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It depends on which popup menu state you are in (see :help popupmenu-completion). I understand from your question that you're in state 2 (since you've pressed arrow keys to find a completion). However, the default behavior for Enter in state 2 is to insert the completion without newline; what you describe is normally the behavior of state 1 (which is when ...


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As an alternative to using your arrow keys, enable your j & k keys to scroll through the autocomplete list. Doing this changes the current line to match the selected word as you scroll. Therefore you do not have to press enter as the cursor is still in insert mode at the end of the substituted word. To enable this add this to your .vimrc (Thanks to ...


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Command line ranges can be use to select a specific line that needs to be edited. Then substitute pattern can be used to perform the edit (append). For example, to append text "hi" at the begining of line 3: vim -c "3 s/^/hi/" -c "wq" file.txt To append text "hi" at the end of line 3: vim -c "3 s/$/hi/" -c "wq" file.txt To find more options and ...


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I use the c, "change", command quite frequently for this kind of thing, combined with regular search. You can search the file for each line/piece of text you are interested in and then use consecutive n. commands (n for next and then . to repeat the last change.) /^hello - find line beginning with hello; c$goodbye - change line to goodbye; n. - repeat find, ...


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According to my vim config: tmux will only forward escape sequences to the terminal if surrounded by a DCS sequence (see) So when my config detects that vim is running in tmux (if exists('$TMUX')) it will surround every escape sequence with "\ePtmux;\e" and "\e\\" My escape sequences are xterm specific, but I guess you need to perform a similar ...


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You're basically asking us to teach you how to program in Perl with this question. There are whole book series dedicated to this topic. (Yes, single books are now too small to contain the whole scope of Perl.) I recommend that you start with the llama book.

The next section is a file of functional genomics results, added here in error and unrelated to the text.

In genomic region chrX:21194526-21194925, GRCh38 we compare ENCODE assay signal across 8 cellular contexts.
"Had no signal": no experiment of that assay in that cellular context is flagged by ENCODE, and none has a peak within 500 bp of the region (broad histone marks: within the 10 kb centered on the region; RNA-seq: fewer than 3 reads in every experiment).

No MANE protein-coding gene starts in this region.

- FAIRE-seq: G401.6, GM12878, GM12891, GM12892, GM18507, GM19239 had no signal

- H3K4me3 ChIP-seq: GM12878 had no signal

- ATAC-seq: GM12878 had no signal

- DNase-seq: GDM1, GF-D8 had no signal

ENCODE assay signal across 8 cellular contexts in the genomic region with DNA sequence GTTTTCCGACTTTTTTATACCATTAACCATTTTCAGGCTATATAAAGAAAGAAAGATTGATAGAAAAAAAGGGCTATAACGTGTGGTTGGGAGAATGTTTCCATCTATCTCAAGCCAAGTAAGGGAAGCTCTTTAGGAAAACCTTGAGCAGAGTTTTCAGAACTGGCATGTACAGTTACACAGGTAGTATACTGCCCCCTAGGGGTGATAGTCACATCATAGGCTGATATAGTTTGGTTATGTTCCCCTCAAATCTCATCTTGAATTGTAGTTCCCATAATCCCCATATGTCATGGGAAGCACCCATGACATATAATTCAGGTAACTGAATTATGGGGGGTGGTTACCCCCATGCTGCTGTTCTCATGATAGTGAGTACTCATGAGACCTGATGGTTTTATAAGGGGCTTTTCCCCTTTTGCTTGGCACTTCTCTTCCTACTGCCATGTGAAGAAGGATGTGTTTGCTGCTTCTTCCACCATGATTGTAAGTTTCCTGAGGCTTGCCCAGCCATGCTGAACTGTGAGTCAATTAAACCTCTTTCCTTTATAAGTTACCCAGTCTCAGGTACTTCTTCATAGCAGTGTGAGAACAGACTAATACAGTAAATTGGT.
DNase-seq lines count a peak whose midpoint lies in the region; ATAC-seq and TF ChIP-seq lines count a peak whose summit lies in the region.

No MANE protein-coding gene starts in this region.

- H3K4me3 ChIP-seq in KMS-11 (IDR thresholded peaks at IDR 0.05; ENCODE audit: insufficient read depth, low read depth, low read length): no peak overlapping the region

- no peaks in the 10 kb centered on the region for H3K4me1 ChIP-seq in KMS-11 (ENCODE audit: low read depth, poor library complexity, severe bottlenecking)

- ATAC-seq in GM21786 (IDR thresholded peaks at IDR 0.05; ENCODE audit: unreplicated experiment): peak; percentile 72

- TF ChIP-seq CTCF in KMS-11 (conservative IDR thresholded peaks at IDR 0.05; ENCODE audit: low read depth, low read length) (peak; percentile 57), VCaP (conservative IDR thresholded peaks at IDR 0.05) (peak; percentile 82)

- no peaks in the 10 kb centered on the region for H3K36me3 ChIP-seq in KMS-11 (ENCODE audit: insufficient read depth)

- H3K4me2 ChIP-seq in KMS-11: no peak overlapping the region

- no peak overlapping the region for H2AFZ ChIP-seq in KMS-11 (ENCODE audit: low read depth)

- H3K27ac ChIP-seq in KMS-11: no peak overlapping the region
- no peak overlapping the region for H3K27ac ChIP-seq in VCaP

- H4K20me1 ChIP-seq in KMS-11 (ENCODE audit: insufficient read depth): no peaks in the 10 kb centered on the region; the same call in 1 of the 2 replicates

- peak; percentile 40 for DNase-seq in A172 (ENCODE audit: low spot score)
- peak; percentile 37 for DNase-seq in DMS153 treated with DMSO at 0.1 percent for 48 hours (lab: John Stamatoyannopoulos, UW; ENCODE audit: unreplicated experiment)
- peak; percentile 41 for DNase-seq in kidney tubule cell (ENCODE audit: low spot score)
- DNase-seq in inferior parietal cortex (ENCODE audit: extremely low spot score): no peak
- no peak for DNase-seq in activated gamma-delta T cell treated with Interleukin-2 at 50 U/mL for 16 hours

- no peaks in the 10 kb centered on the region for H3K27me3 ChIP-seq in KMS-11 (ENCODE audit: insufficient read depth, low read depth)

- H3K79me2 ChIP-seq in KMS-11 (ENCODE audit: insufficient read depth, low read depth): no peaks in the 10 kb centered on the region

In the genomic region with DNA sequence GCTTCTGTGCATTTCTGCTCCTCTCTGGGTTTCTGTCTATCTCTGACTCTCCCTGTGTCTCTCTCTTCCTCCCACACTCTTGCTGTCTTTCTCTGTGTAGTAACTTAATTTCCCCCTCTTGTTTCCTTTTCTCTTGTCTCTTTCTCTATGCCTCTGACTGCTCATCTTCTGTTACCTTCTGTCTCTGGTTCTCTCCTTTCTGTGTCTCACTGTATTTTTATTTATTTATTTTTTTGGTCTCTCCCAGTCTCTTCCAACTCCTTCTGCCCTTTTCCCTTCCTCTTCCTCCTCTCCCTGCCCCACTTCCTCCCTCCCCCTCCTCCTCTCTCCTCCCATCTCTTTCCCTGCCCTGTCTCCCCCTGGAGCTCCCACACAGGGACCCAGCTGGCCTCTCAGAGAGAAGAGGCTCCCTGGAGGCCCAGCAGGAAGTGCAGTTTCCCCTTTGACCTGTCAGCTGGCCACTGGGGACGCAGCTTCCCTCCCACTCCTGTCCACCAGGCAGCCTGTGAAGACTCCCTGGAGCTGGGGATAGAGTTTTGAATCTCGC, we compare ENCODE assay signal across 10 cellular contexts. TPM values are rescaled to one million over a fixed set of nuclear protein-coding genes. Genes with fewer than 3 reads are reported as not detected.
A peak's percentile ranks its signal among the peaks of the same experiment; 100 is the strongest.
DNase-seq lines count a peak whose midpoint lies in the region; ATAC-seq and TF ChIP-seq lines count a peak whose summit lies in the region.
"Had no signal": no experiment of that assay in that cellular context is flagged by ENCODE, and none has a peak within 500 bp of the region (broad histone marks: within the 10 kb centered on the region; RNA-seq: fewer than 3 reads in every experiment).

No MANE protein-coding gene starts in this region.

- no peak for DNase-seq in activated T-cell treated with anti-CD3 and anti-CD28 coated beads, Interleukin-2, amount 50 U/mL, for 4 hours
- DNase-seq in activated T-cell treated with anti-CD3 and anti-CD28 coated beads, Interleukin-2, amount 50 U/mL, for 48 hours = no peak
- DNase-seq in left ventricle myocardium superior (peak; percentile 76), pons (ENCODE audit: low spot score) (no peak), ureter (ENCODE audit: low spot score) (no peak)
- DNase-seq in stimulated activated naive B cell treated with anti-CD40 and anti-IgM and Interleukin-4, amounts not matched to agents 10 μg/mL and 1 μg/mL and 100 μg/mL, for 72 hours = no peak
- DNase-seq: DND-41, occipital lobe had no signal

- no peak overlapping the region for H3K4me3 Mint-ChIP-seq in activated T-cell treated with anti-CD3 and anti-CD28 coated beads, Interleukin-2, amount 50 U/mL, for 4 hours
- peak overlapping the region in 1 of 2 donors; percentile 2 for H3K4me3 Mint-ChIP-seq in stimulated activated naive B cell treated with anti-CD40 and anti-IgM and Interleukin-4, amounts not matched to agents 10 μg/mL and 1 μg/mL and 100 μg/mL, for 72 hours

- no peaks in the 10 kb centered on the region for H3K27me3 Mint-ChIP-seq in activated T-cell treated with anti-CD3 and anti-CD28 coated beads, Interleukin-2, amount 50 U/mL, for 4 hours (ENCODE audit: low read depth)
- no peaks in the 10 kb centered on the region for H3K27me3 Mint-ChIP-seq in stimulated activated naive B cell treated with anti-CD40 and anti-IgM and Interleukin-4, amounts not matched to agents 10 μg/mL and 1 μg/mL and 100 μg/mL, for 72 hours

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I'm not sure why this happens but I experience it on vim in xterm with the solarized colour scheme. To fix it, I suspend vim (ctrl-z), reset the terminal (the reset command) and resume vim (fg). So possibly the terminal has entered a weird state not anticipated by vim. This happens more when editing LaTeX than when editing C++ or bash scripts. It seems to ...


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I thought this is what is documented as Known bugs: Conque only supports the extended ASCII character set for input, not utf-8. - VT100 escape sequence support is not complete. Alt/Meta key support in Vim isn't great in general, and conque is no exception. Pressing Esc+Esc+x or Esc+M-x instead of M-x works in most cases. I haven't used Conque, ...


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Some basics about search paths When you run a command that does not contain slashes, such as vim, the shell needs to know which file (or shell builtin/function) to execute. It finds this by following the search path, defined in the PATH environment variable. The PATH variable is a list of paths separated by colons, and the shell will look for the command ...


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This displays all high characters as <xx>: set encoding=latin1 set isprint= set display+=uhex Any single-byte encoding will work, vim uses ASCII for all lower chars and has them hard-coded as printable. Setting isprint to empty will mark everything else as non-printable. Setting uhex will display them as hexadecimal. Here is how the display changes ...